Hey Steven-what a nice surprise. Hope it helps you to overcome that fear. :) It's still no fear here-I'm spider solid!

      LTM-that is for sure! I've 'amused' myself through the years on so many different occasions I can't even count them. I call it my 'Lucy Ricardo' moments. In fact, the things my husband and I got into were stories we would retell just for a laugh. I wrote about a 'scary' joke that I played on him after he watched a horror movie. There were frequent adventures with him and the kids...he referred to us as the 'Retardo' family, ha ha.

      Yeah, wouldn't it be ironic if we died of spider bites after conquering our fears! lol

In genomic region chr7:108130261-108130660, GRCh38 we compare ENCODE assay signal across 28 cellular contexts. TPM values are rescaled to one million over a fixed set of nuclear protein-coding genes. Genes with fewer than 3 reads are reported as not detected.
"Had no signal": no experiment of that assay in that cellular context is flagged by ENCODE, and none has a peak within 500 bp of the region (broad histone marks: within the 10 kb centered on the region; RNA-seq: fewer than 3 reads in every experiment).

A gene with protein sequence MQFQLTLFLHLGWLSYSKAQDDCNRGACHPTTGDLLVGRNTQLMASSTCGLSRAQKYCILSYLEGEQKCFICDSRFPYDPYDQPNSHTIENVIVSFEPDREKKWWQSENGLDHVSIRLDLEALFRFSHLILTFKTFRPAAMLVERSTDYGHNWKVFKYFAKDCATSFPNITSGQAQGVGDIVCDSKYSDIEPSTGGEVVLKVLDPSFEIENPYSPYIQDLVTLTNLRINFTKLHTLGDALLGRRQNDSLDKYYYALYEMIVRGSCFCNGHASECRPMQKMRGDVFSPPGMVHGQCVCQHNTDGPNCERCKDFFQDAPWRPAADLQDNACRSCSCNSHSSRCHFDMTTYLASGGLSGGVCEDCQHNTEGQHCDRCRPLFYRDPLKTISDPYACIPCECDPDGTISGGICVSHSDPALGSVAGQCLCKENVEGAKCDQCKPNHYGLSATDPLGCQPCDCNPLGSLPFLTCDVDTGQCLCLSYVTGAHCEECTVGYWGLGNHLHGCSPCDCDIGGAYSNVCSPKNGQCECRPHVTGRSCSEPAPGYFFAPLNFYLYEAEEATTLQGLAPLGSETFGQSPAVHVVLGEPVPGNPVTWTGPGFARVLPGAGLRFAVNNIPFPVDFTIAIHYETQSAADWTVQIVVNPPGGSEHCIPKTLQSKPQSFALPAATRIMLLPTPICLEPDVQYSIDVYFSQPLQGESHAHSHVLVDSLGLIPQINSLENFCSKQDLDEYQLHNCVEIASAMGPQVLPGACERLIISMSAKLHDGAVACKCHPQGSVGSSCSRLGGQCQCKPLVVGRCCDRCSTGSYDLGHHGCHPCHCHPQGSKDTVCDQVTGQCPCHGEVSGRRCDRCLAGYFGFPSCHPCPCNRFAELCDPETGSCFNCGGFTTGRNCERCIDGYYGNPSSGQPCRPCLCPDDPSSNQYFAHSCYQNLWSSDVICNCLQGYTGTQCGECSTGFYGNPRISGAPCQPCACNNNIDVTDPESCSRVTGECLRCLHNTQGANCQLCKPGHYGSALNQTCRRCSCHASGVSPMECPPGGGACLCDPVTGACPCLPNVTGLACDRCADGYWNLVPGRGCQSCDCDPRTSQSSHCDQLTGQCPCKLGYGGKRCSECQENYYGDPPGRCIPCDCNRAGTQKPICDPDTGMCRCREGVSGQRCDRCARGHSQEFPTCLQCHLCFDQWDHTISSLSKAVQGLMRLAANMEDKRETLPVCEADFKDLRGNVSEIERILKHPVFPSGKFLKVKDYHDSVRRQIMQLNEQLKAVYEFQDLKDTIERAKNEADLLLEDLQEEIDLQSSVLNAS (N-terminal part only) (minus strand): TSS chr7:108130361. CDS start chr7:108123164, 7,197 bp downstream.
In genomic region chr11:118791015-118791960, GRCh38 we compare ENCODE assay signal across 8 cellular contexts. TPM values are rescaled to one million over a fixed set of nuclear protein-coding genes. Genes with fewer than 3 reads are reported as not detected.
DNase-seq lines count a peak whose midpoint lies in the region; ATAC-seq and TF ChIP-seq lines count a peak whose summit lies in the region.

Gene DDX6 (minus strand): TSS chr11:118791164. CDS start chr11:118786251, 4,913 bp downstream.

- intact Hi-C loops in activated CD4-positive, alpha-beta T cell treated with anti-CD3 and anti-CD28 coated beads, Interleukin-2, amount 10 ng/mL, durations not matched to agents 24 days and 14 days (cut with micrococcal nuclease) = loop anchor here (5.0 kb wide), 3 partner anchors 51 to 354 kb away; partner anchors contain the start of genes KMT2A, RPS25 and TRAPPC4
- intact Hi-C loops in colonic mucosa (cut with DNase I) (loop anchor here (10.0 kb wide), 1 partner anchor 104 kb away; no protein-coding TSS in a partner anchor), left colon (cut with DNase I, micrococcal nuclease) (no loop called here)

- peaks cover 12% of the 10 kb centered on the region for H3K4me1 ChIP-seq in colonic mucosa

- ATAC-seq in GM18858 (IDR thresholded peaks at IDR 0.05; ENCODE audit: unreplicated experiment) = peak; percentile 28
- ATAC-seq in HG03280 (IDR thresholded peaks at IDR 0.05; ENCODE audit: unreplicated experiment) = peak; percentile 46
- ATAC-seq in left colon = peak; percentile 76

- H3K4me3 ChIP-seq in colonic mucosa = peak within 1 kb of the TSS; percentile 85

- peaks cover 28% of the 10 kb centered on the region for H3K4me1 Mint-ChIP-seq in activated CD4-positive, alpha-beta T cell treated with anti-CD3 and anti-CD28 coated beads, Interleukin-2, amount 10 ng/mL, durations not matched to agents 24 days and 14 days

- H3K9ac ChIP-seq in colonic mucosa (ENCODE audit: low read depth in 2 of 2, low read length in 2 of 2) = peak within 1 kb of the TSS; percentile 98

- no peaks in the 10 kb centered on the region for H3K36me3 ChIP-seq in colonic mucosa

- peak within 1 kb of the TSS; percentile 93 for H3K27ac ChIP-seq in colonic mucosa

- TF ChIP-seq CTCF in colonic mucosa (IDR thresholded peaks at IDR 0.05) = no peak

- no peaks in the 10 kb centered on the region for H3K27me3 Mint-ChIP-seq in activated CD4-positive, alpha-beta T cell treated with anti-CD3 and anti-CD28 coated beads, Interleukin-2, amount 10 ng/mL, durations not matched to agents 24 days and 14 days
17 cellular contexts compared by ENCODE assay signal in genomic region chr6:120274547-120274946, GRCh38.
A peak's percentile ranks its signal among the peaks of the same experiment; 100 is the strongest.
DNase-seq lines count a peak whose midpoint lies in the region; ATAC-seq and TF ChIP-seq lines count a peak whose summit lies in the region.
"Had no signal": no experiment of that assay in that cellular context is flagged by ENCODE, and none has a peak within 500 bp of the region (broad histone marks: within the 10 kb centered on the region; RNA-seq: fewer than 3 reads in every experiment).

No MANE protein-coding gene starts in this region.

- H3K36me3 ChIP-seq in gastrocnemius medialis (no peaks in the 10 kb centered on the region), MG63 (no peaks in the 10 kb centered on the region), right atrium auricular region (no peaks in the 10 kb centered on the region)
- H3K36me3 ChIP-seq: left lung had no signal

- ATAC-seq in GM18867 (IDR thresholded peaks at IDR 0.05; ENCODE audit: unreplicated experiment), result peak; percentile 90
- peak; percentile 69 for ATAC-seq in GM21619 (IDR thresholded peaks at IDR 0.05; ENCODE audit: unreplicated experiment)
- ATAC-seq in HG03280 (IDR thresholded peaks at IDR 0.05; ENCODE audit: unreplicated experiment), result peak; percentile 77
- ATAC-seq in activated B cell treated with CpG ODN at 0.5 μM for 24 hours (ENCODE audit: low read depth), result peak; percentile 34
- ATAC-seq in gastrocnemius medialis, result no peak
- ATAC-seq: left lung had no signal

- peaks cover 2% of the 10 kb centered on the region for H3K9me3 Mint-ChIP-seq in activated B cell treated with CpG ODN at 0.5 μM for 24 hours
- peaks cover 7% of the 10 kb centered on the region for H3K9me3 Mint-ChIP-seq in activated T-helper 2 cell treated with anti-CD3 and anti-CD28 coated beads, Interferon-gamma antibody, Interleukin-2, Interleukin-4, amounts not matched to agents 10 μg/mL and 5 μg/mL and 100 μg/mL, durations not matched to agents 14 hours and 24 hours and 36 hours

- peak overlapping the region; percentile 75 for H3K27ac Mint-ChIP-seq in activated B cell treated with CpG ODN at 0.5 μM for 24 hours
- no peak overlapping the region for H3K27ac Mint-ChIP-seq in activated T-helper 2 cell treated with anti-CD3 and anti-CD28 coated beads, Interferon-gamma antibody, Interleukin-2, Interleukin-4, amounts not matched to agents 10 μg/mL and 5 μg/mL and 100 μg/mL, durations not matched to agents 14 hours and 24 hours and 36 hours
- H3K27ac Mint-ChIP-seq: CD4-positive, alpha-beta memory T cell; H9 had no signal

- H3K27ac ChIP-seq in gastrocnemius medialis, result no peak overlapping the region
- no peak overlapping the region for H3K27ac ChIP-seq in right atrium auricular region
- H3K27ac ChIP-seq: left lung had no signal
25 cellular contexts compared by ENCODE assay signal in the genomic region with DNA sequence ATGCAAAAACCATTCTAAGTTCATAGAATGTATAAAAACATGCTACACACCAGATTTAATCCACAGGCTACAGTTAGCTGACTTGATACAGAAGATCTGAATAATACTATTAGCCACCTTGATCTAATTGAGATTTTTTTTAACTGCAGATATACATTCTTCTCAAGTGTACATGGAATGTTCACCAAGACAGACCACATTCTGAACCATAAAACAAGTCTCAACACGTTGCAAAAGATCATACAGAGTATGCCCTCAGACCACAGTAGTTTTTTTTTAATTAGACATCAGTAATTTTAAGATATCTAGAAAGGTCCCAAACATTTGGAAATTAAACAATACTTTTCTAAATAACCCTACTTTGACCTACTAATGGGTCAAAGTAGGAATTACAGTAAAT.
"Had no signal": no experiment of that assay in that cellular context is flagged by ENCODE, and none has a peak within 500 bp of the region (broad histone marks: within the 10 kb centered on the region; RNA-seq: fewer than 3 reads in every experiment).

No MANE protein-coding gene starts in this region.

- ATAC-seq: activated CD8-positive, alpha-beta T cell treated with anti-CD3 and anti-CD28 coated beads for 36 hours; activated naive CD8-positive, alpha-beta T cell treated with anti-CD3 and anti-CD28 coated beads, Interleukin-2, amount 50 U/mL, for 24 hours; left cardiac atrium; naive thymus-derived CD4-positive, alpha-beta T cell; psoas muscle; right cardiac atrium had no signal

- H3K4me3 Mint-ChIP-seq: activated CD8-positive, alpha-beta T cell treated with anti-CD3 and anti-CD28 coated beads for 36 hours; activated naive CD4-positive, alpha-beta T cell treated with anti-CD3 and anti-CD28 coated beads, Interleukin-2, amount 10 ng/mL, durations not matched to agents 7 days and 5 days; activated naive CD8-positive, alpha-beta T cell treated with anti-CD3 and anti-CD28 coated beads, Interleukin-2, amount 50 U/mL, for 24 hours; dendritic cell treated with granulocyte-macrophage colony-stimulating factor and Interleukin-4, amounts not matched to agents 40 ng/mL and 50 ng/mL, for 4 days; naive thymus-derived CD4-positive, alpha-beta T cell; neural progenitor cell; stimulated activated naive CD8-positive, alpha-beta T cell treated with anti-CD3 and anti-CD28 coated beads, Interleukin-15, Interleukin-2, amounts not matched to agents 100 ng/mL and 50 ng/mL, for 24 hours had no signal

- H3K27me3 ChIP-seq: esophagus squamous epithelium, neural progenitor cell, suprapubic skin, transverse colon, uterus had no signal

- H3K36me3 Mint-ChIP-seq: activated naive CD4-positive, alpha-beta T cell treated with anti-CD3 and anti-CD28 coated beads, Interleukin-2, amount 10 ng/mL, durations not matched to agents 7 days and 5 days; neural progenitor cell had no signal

• LongTimeMother profile image


      7 years ago from Australia

      Hopefully we won't die of spider bite either!!

    • LongTimeMother profile image


      7 years ago from Australia

      One thing is certain, Denise. People like you and me will never die of boredom! lol.

    • Stevennix2001 profile image


      7 years ago

      Hmm...good advice. I've been meaning to conquer my fear of spiders for quite some time, so this hub might prove useful. thanks for the information.

    • Denise Handlon profile imageAUTHOR

      Denise Handlon 

      7 years ago from North Carolina

      Hi LongTimeMother, LOL I'm so glad you enjoyed this hub about my former phobia. When applicable, I love to use humor in my writing, and isn't life full of clever arrangements for us to either laugh or cry about? I'll be by to read your spider hub. Thanks for your feedback and the votes. :)

    • LongTimeMother profile image


      7 years ago from Australia